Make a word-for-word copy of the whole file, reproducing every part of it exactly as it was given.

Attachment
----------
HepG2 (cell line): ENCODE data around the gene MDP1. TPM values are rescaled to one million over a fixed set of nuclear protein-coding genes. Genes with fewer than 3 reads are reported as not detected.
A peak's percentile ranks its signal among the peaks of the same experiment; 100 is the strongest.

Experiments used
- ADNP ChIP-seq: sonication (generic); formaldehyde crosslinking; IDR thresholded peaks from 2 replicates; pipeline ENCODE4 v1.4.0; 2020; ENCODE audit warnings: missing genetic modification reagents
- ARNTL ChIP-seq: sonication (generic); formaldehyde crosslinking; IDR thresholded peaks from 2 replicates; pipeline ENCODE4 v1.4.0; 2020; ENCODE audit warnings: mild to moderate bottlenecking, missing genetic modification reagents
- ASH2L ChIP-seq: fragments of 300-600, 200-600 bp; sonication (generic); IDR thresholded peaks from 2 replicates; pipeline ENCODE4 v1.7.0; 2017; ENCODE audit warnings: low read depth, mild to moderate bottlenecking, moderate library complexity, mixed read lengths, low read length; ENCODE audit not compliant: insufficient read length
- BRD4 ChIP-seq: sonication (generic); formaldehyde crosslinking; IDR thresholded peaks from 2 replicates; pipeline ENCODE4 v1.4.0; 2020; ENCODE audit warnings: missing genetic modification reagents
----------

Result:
HepG2 (cell line): ENCODE data around the gene MDP1. TPM values are rescaled to one million over a fixed set of nuclear protein-coding genes. Genes with fewer than 3 reads are reported as not detected.
A peak's percentile ranks its signal among the peaks of the same experiment; 100 is the strongest.

Experiments used
- ADNP ChIP-seq: sonication (generic); formaldehyde crosslinking; IDR thresholded peaks from 2 replicates; pipeline ENCODE4 v1.4.0; 2020; ENCODE audit warnings: missing genetic modification reagents
- ARNTL ChIP-seq: sonication (generic); formaldehyde crosslinking; IDR thresholded peaks from 2 replicates; pipeline ENCODE4 v1.4.0; 2020; ENCODE audit warnings: mild to moderate bottlenecking, missing genetic modification reagents
- ASH2L ChIP-seq: fragments of 300-600, 200-600 bp; sonication (generic); IDR thresholded peaks from 2 replicates; pipeline ENCODE4 v1.7.0; 2017; ENCODE audit warnings: low read depth, mild to moderate bottlenecking, moderate library complexity, mixed read lengths, low read length; ENCODE audit not compliant: insufficient read length
- BRD4 ChIP-seq: sonication (generic); formaldehyde crosslinking; IDR thresholded peaks from 2 replicates; pipeline ENCODE4 v1.4.0; 2020; ENCODE audit warnings: missing genetic modification reagents